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3 May 2009 / erikduval

Rencontre d’amis au bord de la mer du Nord – the essence of mobile learning..

I get many nice requests to come speak or participate in a discussion. I value and feel honored by each of those – really – and often regret it deeply when I cannot accept an invitation. When I received an invitation under the title of ‘Rencontre d’amis au bord de la mer du Nord’ (gathering of friends on the shores of the North Sea), I soon realized that it was a bit ‘different’ – not only because of the nice title.

Yes, the room was great (the view, the coffee, the fruit, …). So were the people. But the thing that charmed me most was the plan:

  • collect: each participant got 10 minutes to present his views on mobile learning;
  • connect: each got to ask one question to one of the other participants;
  • conclude: each defines one conclusion that was not part of his original statement;
  • culinary: we all went for a nice lunch to continue the conversation – sorry, seems like I’m stuck in ‘C mode’😉

In order to prepare the meeting, I developed a simple mindmap:

picture-2

And, of course, I tweeted to take advantage of the collective intelligence – now included under ‘also’ on the mind map.

At the event, I started by pointing out that mobile learning is really about ‘always connected’ learning, connected to content, connected to people, connected to the physical environment… However, for me, the essence of mobile learning is not so much that you can learn anywhere, anytime – though that is nice. What I focus on more is the ability to know more about the context of the learner (and the teacher!): the sensors capture who you are, where you are, whom your close to (physically or virtually, so you can learn together), what you are close to (through the web of things, so that you can take advantage of learning opportunities in the physical world). Soon, sensors will also capture how you feel (emotion must impact on how we learn best)…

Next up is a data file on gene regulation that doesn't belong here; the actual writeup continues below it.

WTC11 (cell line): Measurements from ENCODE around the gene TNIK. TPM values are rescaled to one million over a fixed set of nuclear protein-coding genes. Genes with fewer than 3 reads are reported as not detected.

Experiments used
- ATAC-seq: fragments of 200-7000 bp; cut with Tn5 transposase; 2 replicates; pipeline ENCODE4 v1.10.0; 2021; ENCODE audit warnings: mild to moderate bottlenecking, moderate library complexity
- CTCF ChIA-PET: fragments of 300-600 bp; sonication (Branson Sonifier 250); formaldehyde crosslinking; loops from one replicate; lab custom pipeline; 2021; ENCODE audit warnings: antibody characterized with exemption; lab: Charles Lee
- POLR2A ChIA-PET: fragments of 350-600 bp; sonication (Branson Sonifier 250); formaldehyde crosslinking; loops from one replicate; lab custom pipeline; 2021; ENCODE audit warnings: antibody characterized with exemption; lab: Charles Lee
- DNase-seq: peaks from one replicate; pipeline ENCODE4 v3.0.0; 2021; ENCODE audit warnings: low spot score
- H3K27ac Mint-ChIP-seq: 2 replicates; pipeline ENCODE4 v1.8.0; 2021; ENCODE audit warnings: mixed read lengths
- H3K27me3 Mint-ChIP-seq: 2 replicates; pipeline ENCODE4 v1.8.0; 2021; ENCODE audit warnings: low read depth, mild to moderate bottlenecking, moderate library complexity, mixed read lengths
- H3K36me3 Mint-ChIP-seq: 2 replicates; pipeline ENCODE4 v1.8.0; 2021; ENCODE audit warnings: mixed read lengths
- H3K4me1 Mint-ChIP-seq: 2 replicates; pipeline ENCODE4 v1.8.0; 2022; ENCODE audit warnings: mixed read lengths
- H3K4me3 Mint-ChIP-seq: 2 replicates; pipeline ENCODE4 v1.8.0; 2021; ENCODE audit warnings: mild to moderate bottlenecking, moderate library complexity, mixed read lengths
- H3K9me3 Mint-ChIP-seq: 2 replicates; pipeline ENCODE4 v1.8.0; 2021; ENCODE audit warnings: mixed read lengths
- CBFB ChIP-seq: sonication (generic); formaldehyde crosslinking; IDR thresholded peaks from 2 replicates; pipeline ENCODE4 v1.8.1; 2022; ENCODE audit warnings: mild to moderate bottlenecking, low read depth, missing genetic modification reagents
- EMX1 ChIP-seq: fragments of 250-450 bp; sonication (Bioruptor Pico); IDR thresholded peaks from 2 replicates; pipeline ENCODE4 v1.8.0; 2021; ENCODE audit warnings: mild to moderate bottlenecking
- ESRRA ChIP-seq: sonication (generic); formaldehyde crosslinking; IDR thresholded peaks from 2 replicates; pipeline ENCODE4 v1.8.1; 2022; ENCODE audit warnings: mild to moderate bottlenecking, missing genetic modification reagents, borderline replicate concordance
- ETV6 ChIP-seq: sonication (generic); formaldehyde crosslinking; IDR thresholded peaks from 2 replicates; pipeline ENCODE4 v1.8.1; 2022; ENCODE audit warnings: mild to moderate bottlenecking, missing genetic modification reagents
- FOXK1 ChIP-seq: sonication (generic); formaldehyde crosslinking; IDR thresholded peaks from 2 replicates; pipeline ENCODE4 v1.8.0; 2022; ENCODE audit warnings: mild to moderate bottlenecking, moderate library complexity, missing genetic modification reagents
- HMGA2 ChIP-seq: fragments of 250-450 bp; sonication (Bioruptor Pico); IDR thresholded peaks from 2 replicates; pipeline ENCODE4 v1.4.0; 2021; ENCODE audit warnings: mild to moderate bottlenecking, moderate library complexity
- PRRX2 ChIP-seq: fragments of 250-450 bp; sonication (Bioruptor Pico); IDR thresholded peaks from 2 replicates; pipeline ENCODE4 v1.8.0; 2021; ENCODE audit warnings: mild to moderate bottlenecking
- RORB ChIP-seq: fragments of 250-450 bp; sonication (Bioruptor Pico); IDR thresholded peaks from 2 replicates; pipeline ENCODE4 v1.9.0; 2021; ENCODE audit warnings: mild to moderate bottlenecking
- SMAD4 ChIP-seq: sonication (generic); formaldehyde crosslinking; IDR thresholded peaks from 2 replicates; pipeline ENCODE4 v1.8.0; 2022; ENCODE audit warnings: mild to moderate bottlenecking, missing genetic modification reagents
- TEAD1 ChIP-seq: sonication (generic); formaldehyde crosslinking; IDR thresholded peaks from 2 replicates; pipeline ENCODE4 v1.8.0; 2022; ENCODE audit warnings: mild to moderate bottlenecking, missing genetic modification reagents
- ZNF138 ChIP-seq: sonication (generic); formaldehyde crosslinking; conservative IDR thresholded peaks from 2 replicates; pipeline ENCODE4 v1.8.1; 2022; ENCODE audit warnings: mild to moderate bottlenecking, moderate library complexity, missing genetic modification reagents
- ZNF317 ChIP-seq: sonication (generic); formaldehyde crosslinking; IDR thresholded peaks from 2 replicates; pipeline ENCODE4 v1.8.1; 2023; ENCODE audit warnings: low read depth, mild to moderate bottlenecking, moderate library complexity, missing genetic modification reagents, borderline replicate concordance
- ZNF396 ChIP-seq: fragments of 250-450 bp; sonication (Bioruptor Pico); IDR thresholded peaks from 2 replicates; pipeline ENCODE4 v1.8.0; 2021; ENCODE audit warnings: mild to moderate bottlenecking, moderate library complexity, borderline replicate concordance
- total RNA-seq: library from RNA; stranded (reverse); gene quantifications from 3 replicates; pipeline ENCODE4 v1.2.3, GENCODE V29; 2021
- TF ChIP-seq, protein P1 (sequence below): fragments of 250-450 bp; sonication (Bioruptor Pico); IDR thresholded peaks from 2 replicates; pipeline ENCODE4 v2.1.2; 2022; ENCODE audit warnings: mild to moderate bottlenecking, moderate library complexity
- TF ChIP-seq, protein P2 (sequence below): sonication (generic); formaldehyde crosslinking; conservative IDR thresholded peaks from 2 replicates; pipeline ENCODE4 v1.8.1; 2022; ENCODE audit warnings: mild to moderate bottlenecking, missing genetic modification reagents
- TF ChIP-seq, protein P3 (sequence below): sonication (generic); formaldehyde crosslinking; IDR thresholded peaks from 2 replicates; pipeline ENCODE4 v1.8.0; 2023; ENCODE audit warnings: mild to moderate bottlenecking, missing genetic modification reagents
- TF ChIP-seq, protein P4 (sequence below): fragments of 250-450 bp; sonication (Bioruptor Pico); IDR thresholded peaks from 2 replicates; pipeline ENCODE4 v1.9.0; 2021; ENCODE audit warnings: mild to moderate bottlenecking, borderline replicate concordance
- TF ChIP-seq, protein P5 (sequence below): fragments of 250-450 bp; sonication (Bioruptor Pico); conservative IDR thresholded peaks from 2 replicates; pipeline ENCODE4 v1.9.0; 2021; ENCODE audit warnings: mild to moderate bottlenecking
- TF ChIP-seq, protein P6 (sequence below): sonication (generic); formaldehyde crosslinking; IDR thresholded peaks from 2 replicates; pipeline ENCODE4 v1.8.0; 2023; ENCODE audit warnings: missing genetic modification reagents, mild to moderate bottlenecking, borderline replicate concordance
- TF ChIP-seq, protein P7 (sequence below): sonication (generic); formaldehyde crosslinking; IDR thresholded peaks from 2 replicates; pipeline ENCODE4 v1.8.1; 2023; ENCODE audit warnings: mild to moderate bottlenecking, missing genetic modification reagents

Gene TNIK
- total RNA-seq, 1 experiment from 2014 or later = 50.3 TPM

The result is that friction can be reduced, so that the learner can take advantage of an opportunity when it is hot: in a negative sense, this is sometimes referred to as the quest for ‘instant gratification’ of the ‘always on’ generation. Honestly, I don’t see the problem: for instance, during the meeting, another participant mentioned The Clever Sheep podcasts. I subscribed to them on the spot, and listened to some of the issues on my way home from the meeting. In the ‘old days’, I would have had to make a note, go on-line when I could and then subscribe. Most probably, that would have been an opportunity lost.

Of course, by reducing friction in this way, we can really get the Snowflake Effect to work to its full effect: in many cases, we can anticipate what the learner or teacher will want and make it available at the relevant time.

There are many examples that illustrate this idea, like the Sixth Sense or Siftables or Wikitude or Shazam or CompareEverywhere. You may have seen these before. If you haven’t, then please do take a look: they’re all good examples of where I think ‘mobile computing’ is going…

In any case, it was nice to have 6 hours of intense conversation on this topic: MANY thanks to the organizers!

And, of course, I’d be interested in your views on mobile learning…

One Comment

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  1. Phillip Long / May 5 2009 5:04 am

    Erick: the notion of ‘friction reduction’ as a key characteristic of mobile learning is a useful metaphor. It is particularly powerful its representation of the PLE that professional learners seek. What brings me pause is the process by which young people acquire the skills and mental models that let them take advantage of the potential benefits of the mobile learning environment you describe.

    The end state presupposes the prepared learner equipped with the attitudes , skills and fundamental concepts on which to build. Does mobile learning also get us there? Of course mobile learning is an infrastructure and what you build to leverage it is perhaps a separate discussion. But it all to often is a discussion that happens either infrequenrly or out if public view.

    Thanks foe your post and the links. To your point, I’m reading this at a conference in Perth, Australia, responding via my iPhone having discovered it through following you on Twitter! Q.E.D.

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